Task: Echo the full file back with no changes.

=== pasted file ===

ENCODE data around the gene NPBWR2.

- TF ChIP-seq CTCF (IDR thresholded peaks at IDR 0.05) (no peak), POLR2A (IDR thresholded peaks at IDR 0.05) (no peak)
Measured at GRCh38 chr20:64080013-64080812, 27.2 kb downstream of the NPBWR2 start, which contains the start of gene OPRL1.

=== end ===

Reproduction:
ENCODE data around the gene NPBWR2.

- TF ChIP-seq CTCF (IDR thresholded peaks at IDR 0.05) (no peak), POLR2A (IDR thresholded peaks at IDR 0.05) (no peak)
Measured at GRCh38 chr20:64080013-64080812, 27.2 kb downstream of the NPBWR2 start, which contains the start of gene OPRL1.